Nociception is the biological process of receiving input from our environment, transmitting and interpreting that signal as pain. It involves a four-step process that includes:
- Transduction occurs when the nervous system receives a signal from a stimulus. In the case of Migraine, this could start when we are exposed to a trigger
- Transmission is the movement of that signal through the nervous system via nociceptors (receptors that transmit pain signals).
- Modulation occurs as the signal passes through the hypothalamus. Think of this as your brain’s translation service. Pain perception only occurs when the brain translates the signal in certain ways.
- Perception of pain occurs when specific signals, translated in specific ways, reaches the cortex where it communicates the message we perceive as pain.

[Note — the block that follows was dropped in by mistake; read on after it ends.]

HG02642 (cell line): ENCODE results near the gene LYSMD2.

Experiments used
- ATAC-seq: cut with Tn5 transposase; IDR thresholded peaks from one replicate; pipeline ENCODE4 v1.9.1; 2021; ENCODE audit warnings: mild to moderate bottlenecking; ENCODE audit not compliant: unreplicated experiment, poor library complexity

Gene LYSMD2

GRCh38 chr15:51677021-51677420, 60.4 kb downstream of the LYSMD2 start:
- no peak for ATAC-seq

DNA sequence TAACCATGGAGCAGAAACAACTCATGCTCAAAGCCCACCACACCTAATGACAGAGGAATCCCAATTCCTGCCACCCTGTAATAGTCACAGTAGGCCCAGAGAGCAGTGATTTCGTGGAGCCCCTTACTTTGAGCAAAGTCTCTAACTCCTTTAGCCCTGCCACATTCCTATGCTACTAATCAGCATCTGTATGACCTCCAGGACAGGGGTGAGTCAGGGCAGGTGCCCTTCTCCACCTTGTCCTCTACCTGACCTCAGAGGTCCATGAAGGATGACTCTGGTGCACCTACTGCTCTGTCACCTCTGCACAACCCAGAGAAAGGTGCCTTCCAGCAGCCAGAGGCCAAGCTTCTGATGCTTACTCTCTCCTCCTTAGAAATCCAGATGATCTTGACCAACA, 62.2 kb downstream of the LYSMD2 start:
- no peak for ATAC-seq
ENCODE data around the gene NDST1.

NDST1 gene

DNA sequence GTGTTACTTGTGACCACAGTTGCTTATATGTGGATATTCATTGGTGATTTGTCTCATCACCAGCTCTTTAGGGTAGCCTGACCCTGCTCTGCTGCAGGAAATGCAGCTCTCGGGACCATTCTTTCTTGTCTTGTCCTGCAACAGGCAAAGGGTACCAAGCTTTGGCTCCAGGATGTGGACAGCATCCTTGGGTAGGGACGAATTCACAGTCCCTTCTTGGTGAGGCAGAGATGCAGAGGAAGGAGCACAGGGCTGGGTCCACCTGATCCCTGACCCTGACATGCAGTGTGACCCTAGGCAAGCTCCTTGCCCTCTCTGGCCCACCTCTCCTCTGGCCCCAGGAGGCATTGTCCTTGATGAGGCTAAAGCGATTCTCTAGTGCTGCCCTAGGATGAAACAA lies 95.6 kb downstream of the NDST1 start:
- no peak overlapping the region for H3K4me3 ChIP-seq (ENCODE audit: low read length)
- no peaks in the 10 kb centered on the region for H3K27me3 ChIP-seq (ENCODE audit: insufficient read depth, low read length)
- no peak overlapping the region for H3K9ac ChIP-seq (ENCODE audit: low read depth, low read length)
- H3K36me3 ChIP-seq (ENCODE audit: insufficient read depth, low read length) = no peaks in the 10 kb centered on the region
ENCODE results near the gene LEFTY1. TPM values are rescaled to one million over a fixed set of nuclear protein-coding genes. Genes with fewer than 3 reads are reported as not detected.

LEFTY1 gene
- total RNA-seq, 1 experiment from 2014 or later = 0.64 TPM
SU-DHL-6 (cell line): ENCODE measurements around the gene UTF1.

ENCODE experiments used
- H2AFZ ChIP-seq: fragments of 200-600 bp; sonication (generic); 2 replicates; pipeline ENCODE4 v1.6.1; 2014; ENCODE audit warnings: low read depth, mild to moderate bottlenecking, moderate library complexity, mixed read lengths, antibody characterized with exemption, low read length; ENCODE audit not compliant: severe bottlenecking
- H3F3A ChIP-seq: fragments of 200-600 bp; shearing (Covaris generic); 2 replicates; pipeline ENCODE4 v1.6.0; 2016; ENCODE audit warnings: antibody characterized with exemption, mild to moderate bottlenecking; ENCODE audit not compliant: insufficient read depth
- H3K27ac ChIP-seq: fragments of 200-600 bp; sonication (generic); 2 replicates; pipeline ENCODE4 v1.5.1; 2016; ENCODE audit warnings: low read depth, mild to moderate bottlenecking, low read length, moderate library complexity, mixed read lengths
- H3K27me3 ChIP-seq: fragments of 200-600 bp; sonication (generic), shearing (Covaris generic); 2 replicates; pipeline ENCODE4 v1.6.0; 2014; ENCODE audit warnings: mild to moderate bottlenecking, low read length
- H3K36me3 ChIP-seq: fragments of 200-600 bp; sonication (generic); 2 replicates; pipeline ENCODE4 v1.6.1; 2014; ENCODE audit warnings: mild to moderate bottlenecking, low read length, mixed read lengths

Nociception is the neurological process that results in our perception of pain. The brain doesn’t actually feel pain. Instead, it transmits the signals necessary for us to perceive pain. Those of us with Migraine, have over-reactive, sensitized nociceptors. When exposed to just the right stimuli (trigger), our nervous system activates this pain transmission, interpretation, and perception of pain.
Nociception can be measured by experimental EEG results using animal models. In this way, researchers can track the path of nervous system activity that occurs before, during, after, and between Migraine attacks. Studying nociception has resulted in important advances in Migraine science by increasing our:
- understanding of how triggers are processed and interpreted by the nervous system
- identification of nervous system structures involved in pain processing
- understanding how cortical spreading depression activates nociception
- identification of key factors that affect nervous system sensitivity
- identification of targets for future treatments